Stop Stressing Out!
It affects your diabetes management!
Editor's Note: While this columnist is no longer writing for dLife.com and we have ceased to update the information contained herein, there is much to be read here that is still applicable to the lives of people with diabetes. If you wish to act on anything you learn here, be sure to consult your doctor first. Please enjoy the column!
January 2009 — OK. I was trying to be funny with the title, by YELLING OUT that you should not stress. But the part that wasn't a joke was the fact that stress raises your blood glucose. It does… big time. So I would like to share some personal tips on how to manage stress, especially in these crazy economic times.
Stress is in the air
Stress hides in many places. Sometimes it manifests itself as a result of these current financial hardships. There is bad news everywhere you turn to, with friends and relatives experiencing layoffs from their jobs. You fear it's going to hit you too and the stressing starts.
Other times, stress may be the result of modern day life: working two jobs, moving to a new place, meeting a deadline. All these things add up to an already full plate and put us under a lot of stress.
Extraordinary circumstances such as the loss of a loved one also stress us out. When my dad died in 2005, I couldn't get my blood sugars in control for months. The impact of my grief on my diabetes management was tremendous.
These are all examples of stressors: factors that cause stress. Most of these we can do little about. So how can we control stress itself? How do we react to the influence of all these elements?
How to manage stressors?
- Listen to the news less. Yes, I mean it. We can speculate as to how things are going to look six months from now, and it may not be fun. But why stress out about it any more than you have to? Spend your time more productively than biting your nails over the next government bailout.
- Listen to more music. The counterpart to being less on top of the news is to listen to more music, isn't it? Blast some Vince Guaraldi this holiday season and let "A Charlie Brown Christmas" make you smile. Alternatively, tune to comedy shows to make you laugh. Laughter is an excellent stress management tool.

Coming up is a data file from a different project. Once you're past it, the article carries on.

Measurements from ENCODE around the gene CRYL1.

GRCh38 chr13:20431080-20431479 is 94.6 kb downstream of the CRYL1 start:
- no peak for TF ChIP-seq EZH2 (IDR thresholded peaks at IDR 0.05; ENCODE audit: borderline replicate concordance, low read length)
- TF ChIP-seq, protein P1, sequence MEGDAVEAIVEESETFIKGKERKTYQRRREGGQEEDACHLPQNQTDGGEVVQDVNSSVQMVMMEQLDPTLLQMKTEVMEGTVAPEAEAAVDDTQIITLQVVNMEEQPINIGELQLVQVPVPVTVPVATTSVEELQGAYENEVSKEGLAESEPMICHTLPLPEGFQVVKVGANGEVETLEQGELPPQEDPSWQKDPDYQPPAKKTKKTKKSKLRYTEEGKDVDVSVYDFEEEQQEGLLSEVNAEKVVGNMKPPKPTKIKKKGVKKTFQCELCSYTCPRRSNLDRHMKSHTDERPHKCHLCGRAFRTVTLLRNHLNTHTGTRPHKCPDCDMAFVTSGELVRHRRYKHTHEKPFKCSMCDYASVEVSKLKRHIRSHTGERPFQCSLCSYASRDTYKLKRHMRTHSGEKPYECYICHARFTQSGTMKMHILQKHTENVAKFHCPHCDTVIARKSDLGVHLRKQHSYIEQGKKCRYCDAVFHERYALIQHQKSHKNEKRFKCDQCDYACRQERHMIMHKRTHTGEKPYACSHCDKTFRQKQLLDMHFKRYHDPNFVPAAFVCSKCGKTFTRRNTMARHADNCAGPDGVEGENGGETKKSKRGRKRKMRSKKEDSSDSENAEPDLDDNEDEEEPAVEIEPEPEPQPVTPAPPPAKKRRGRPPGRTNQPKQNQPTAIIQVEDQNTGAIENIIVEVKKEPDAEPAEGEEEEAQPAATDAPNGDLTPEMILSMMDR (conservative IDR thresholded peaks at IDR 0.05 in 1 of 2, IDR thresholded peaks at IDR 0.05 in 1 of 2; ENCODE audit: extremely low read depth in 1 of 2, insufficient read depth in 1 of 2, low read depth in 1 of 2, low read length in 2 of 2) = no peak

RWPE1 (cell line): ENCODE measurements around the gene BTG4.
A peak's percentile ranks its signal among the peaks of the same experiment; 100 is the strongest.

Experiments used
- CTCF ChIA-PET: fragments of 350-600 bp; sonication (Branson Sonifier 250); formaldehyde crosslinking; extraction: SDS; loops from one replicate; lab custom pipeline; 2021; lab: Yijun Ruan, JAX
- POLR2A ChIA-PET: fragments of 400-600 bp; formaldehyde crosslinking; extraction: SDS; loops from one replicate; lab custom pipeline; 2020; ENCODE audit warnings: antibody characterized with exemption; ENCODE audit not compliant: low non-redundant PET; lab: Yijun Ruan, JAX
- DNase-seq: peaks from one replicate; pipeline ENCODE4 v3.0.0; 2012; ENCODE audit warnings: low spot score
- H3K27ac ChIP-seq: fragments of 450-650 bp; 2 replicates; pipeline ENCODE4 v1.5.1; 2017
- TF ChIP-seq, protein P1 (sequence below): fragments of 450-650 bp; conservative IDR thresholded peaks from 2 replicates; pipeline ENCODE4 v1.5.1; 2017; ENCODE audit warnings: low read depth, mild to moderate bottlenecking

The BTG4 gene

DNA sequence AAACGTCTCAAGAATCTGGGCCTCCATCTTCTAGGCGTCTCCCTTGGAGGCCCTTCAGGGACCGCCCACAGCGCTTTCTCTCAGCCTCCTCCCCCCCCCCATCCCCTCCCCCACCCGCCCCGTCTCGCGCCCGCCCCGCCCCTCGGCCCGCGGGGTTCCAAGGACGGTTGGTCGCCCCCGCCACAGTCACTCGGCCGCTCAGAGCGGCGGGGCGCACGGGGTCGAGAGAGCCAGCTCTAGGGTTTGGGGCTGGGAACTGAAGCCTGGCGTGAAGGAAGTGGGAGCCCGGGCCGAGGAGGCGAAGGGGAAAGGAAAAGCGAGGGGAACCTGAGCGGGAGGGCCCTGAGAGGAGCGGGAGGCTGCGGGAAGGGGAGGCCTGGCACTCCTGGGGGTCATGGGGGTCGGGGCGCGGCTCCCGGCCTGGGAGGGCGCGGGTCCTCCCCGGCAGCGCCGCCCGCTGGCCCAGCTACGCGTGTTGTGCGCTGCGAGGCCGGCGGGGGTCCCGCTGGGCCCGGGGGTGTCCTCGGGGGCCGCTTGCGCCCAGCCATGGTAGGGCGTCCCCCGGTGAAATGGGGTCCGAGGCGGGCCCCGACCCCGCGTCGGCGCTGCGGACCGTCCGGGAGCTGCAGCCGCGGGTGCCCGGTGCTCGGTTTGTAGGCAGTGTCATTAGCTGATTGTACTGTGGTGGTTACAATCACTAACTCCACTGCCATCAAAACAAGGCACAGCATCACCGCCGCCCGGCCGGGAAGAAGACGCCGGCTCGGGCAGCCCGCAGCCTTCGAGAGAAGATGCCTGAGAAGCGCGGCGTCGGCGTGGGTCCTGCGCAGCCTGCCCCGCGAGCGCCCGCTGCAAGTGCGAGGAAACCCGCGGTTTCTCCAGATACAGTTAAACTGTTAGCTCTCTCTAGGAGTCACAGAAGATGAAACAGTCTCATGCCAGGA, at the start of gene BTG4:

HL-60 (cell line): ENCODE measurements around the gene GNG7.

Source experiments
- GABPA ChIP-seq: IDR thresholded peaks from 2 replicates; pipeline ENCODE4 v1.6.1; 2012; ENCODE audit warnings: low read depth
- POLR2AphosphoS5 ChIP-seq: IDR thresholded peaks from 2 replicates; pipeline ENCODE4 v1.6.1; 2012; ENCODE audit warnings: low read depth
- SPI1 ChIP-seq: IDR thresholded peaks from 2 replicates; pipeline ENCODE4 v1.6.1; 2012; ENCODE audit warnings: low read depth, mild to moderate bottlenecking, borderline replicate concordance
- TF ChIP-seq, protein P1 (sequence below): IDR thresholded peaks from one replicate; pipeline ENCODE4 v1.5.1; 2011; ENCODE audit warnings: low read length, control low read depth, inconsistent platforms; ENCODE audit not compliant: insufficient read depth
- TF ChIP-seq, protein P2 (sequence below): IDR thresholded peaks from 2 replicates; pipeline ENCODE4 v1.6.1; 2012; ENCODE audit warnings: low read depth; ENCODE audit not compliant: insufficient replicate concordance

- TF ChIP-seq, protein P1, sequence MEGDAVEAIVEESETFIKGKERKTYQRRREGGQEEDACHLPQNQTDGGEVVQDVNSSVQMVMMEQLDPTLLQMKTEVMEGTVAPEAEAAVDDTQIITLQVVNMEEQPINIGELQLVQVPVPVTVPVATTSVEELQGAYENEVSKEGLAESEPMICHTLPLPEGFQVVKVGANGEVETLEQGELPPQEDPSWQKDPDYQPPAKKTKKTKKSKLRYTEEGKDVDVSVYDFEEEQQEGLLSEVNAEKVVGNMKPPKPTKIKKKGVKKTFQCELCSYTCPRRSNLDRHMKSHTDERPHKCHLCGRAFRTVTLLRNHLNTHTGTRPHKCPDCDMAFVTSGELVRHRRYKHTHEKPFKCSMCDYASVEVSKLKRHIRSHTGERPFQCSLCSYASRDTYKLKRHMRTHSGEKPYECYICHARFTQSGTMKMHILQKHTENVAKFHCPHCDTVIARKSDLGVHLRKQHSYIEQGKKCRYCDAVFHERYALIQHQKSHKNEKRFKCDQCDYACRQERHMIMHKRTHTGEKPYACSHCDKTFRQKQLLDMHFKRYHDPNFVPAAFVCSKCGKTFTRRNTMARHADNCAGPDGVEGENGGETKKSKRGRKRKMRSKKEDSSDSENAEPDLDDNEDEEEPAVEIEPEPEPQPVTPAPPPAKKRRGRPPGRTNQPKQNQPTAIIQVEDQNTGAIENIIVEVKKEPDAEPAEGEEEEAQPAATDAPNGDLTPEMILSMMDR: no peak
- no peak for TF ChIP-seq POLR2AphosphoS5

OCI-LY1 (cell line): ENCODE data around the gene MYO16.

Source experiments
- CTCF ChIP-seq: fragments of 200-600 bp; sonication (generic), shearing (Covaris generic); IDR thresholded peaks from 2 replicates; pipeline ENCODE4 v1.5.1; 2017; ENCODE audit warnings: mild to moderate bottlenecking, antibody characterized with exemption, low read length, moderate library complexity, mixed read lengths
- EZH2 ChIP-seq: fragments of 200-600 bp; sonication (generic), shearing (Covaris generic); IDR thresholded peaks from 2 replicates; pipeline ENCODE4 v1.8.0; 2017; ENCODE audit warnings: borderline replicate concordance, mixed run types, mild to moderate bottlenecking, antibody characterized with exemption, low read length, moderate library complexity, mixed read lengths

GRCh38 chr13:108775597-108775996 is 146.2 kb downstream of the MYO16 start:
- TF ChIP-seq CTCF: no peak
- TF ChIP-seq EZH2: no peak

- Stop stressing about the things that you can't do anything about and focus on the ones that you can influence. My dad used to say, "Why get preoccupied, when you can get occupied." Wise words from a wise man!
- Talk it out. Yes, talk about your concerns and things that stress you. Whether you talk to friends close to you or others you may know online, it helps to get things off your chest. When you read what you wrote about how "bad" things are, you realize they really are not as bad you thought … there is always a silver lining.
- Take it day by day. If something in your diabetes life stresses you out (high numbers, potential complications, sick days), remember to take diabetes one day at a time. You learn something new every day. Take what you learned today and start applying it tomorrow. You will keep improving your diabetes management, but it will never be PERFECT… nor does it have to be.
That is it for this year from "Hola Diabetes." May 2009 bring us smiles in spite of the bumps in the road. We can all make it, together … and without too much stress.
Happy Holidays, everyone!
dLife's Viewpoints columnists are not all medical experts, but everyday people living with diabetes and sharing their personal experiences, most often at a set point in time. While their method of diabetes management may work for them, everyone is different. Please consult with your diabetes care team before acting on anything you read here to find out what will work best for you.
Chili and Bean Dip Honey-Glazed Sweet Potatoes Walnut-Mushroom Rice Beef Satay Herbed Green Beans and Mushrooms Acapulco Salad Thai Cucumber Salad Lemon Poppy Seed Muffins Crunchy Baked Fruit Cabbage Salad with Mango in a Creamy Thai Dressing
Last Saturday, I’d been struggling with an entire week above 200 that just didn’t seem to want to budge. So I decided that I couldn’t risk the Omnipod anymore and I had to pull it from my management routine, at least until things settled down. I started twice-daily Lantus injections on Saturday night and have been working out the kinks of being back on MDIs since then. The first three days of switching to MDIs were rough. Watching the Lantus take effect slowly was like waiting for...